Because spring is a time for optimism.
Ohio State's offense last year, like pretty much every year under Jim Tressel, was overwhelmingly the variety of straight-ahead trench warfare you'd expect from a sweatervest aficionado with a taste for vanilla and a 235-pound bruiser lining up behind a true freshman quarterback. You know, that's Tresselball.
But without the big back, and with a sophomore quarterback, things might be a little more flexible, according to the Canton Repository:
Although Tressel didn’t come right out and say as much during his trip through Canton last week, it isn’t hard to picture Terrelle Pryor running some variation of a Wildcat offense or even more work with the pistol formation.
Tressel seemed smitten when talk of the Wildcat offense came up during a visit with Hoover High School head coach Don Hertler Jr. and former Newark Catholic head coach J.D. Graham. The three talked shop for about two hours at a North Canton eatery.
In reporterspeak, "He didn't come out and say it" (like "to be sure") is code for, "He didn't say anything interesting and I'm on deadline and this sounds plausible." But, in fact, it does seem plausible that OSU will spread things out for Pryor's benefit next year, much as the Buckeyes did for Troy Smith as a senior (although for more pass-oriented purposes) or, maybe more relevantly, as Texas did for Pryor's ancestral spirit guide, Vince Young. For those of us who see Pryor as VY Jr., a spread/spread option philosophy -- I don't think "Wildcat" is the right term here, systematically -- built around his effortless lope is a compelling vision. We got a glimpse of it last year, sporadically, and this being March, it's well within the scope of appropriate speculation -- Tressel has reportedly been commiserating as well with very non-vanilla schemers Jim Grobe and Gary Pinkel. Young Terrelle may yet be set free.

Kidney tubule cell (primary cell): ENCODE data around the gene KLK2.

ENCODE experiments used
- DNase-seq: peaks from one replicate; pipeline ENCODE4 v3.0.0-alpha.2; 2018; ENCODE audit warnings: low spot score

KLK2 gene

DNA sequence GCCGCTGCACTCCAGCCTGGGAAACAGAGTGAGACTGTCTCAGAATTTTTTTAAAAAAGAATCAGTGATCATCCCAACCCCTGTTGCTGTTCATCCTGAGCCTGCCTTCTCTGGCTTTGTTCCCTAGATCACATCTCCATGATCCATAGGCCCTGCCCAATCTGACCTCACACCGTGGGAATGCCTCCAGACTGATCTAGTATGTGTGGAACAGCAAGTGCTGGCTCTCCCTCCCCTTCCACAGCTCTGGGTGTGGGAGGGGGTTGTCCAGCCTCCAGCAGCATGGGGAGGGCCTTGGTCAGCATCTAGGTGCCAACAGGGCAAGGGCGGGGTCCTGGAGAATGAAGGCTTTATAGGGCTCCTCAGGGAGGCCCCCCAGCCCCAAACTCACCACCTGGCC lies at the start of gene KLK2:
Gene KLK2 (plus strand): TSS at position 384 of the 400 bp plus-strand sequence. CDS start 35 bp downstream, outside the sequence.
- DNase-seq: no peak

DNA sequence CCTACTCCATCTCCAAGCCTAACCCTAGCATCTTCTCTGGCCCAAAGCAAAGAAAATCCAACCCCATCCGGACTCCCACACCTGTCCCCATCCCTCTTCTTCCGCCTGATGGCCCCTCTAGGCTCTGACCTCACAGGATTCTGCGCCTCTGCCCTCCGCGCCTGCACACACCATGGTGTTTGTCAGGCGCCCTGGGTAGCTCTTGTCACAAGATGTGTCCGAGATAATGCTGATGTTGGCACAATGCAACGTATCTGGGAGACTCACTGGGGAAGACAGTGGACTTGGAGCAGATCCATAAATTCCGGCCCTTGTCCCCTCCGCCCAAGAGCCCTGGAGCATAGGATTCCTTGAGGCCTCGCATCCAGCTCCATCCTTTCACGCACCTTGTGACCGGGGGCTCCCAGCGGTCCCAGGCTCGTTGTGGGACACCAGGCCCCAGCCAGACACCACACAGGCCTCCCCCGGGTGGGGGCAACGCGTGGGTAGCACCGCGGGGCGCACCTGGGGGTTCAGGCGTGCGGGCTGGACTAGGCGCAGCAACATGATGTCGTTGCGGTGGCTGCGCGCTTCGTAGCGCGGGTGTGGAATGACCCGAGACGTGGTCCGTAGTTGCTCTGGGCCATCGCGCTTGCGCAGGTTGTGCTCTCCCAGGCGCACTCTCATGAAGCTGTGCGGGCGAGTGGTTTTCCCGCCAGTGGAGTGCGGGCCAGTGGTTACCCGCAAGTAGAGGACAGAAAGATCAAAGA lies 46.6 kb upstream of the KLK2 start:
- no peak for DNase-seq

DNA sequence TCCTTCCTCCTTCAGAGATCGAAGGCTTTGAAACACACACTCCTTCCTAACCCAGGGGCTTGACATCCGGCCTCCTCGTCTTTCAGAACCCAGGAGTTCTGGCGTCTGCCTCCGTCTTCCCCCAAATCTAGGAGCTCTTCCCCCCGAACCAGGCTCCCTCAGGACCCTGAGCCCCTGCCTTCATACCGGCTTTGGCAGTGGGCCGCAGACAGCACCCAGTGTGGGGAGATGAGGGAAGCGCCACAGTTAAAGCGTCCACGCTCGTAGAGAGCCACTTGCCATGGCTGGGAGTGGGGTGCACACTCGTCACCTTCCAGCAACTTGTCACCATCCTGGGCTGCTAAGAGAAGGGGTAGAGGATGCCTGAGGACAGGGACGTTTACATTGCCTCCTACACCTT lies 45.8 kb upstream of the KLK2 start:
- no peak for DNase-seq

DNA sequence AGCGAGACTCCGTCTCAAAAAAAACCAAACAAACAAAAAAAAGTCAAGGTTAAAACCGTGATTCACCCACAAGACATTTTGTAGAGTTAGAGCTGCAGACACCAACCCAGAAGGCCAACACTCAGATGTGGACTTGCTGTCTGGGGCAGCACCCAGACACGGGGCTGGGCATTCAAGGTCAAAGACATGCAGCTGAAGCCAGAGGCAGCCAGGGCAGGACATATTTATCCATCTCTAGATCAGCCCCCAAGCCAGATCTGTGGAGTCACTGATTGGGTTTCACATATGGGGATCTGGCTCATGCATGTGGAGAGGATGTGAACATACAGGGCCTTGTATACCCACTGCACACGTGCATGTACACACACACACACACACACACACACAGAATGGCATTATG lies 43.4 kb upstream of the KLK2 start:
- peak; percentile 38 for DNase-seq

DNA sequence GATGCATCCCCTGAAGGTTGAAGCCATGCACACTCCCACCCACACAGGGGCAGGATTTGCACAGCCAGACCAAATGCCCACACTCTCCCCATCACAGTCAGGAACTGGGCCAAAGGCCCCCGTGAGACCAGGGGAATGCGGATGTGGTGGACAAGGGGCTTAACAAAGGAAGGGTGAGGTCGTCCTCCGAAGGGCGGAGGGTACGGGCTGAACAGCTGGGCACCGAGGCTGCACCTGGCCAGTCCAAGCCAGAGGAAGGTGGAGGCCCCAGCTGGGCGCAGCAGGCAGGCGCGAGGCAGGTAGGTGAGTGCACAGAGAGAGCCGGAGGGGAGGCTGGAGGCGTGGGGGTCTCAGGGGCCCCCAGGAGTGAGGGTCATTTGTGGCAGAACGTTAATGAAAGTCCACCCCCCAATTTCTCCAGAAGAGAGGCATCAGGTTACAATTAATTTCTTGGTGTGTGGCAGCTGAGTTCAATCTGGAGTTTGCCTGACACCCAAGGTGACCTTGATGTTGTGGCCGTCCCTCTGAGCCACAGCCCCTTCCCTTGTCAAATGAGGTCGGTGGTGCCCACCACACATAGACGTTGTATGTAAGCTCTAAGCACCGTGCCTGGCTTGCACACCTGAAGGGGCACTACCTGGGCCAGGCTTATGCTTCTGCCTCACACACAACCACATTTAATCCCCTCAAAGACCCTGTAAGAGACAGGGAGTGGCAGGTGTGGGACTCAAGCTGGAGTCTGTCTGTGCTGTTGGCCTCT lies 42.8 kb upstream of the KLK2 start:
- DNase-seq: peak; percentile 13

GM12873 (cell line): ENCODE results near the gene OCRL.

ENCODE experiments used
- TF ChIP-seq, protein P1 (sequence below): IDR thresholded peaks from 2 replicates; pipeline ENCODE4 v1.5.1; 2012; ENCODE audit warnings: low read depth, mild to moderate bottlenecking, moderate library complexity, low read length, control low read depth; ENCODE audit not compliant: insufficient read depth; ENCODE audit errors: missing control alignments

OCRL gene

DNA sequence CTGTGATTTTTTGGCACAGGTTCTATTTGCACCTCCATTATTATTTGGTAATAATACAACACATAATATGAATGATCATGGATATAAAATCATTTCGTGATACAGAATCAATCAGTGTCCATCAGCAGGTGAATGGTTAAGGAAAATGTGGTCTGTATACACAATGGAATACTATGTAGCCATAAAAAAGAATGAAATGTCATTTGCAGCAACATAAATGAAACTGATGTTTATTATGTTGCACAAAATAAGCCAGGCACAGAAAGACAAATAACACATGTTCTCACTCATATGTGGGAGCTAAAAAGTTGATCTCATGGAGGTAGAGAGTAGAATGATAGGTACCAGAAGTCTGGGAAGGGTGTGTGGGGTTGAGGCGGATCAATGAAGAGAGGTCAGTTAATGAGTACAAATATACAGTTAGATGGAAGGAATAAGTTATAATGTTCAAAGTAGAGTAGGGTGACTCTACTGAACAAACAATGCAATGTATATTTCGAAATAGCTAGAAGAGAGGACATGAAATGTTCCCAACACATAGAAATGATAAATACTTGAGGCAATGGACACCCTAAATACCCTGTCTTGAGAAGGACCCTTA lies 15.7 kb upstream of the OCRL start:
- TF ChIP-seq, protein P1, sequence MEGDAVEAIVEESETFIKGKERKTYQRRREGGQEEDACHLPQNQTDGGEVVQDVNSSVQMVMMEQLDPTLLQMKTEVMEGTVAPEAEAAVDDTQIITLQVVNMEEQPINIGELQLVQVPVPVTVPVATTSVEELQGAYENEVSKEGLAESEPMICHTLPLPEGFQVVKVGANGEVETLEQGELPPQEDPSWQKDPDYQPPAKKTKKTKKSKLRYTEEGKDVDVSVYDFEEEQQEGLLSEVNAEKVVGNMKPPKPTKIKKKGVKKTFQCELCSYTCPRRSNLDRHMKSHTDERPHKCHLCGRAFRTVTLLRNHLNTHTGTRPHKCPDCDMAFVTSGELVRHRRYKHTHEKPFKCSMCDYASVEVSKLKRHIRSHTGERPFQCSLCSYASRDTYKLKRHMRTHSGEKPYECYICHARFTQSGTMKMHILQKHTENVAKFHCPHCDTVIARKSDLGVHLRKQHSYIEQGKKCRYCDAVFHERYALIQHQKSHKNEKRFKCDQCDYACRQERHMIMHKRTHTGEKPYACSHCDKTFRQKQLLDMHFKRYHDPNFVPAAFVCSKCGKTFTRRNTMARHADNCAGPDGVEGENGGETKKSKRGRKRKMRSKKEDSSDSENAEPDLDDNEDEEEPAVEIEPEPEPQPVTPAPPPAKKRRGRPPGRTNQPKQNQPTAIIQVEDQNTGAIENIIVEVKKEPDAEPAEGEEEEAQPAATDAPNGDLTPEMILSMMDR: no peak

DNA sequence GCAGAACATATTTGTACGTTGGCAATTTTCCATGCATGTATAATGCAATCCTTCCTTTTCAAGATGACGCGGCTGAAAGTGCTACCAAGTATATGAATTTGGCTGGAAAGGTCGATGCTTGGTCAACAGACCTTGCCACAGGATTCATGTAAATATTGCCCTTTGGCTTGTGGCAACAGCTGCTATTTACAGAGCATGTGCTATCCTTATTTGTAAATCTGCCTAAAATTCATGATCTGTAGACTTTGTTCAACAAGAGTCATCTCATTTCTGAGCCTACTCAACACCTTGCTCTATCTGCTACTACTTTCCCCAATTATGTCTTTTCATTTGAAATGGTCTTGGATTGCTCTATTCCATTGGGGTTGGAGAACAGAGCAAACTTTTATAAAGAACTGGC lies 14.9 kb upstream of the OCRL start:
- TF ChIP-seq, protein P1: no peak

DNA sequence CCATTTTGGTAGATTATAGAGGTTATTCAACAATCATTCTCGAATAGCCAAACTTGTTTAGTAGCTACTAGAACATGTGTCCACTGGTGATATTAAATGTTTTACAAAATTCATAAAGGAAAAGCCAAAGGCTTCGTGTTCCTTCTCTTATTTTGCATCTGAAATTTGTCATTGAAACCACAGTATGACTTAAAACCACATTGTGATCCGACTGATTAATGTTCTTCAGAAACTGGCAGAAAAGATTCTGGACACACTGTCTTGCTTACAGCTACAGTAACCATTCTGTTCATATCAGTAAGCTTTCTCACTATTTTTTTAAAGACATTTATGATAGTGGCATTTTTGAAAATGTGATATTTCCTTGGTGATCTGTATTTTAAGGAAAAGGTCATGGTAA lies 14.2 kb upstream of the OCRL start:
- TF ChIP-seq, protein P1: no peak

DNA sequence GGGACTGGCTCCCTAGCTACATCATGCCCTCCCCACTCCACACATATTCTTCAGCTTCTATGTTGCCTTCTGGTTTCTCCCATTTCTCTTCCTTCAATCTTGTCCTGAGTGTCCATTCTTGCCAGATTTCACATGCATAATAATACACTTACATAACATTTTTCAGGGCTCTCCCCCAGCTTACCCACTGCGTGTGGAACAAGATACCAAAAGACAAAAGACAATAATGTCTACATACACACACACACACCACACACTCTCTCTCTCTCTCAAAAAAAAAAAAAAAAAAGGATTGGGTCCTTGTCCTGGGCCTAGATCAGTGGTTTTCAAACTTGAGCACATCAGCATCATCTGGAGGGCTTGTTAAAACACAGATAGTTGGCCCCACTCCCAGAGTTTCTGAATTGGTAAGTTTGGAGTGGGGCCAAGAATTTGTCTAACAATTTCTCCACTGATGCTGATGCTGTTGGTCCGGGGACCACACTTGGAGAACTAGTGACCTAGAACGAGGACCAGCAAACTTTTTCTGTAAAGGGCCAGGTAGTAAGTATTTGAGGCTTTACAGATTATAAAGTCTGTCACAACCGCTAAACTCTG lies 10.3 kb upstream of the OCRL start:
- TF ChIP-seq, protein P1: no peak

There's no talk of Pryor reprising his brief Fiesta Bowl stint as a wide receiver, but elsewhere in the conference, Indiana is slightly more desperate: The Hoosiers are permanently moving three-year starting quarterback Kellen Lews to wide receiver, just as they moved QB Antwaan Randle El outside as a senior in 2001. Ben Chappell will take over full time after splitting time last year, when Lewis was among the most disappointing quarterbacks in the country -- his touchdowns declined from 28 in 2007 to six, his efficiency rating fell almost 20 points and he didn't play at all in IU's only Big Ten win, over Northwestern.
Chappell wasn't much better as a passer, really, but this being Indiana, Bill Lynch can't afford to keep one of his best athletes on the bench for half the game, and Lewis has a better chance to catch on at receiver (uh, no pun intended). According to the scouts, though, as well as the numbers, that's where the comparison to Randle El ends.